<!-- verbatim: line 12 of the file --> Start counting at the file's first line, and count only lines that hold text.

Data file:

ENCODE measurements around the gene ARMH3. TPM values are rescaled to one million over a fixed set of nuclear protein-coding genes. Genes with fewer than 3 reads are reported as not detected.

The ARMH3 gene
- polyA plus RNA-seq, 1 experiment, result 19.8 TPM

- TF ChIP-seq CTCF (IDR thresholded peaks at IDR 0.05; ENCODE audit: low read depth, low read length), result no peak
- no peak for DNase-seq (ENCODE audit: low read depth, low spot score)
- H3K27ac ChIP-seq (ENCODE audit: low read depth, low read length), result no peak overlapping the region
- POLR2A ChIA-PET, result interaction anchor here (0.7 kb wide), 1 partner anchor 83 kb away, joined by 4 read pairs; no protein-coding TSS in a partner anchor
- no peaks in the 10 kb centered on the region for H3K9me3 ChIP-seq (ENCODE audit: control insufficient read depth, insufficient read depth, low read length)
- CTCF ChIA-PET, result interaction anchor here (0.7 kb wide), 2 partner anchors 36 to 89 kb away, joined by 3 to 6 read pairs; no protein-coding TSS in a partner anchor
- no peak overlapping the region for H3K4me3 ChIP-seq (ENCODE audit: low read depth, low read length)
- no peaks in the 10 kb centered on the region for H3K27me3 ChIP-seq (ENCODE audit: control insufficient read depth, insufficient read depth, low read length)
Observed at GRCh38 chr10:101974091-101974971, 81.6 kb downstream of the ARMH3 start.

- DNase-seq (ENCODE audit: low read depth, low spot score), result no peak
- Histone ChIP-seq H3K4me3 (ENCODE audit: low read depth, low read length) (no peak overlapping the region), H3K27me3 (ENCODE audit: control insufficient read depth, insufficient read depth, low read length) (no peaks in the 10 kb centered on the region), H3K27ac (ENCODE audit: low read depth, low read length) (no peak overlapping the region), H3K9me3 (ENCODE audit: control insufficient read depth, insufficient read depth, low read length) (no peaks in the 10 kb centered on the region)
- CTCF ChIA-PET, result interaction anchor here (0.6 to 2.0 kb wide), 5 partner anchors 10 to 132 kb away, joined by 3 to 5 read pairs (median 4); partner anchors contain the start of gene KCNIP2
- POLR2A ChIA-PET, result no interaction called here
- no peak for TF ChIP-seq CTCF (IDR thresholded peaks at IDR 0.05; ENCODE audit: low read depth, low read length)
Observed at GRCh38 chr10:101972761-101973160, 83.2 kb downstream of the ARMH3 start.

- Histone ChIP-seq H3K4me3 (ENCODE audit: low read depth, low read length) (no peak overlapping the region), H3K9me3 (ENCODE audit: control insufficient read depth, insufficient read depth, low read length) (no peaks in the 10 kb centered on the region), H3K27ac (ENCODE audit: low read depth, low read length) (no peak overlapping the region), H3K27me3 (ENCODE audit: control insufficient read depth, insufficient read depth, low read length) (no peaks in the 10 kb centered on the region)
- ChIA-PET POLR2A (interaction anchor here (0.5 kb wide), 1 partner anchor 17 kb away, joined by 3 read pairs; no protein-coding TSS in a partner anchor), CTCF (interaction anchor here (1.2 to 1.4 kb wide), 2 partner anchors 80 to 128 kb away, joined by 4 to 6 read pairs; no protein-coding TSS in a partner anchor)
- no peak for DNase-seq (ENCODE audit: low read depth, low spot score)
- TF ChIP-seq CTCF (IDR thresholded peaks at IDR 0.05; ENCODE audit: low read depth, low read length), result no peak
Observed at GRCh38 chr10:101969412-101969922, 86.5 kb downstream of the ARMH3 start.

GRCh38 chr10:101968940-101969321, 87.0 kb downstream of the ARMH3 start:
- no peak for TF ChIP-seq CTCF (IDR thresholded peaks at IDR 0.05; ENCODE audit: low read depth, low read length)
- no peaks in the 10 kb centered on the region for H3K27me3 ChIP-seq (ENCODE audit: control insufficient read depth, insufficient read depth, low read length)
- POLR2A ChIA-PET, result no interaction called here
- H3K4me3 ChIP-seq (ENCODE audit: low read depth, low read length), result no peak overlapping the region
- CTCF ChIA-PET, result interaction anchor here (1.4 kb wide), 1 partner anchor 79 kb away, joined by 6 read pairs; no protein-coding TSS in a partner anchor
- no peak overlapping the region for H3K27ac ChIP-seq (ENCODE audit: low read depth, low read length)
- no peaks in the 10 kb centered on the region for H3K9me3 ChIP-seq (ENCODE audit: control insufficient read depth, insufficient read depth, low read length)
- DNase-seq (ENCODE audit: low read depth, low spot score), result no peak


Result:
Observed at GRCh38 chr10:101974091-101974971, 81.6 kb downstream of the ARMH3 start.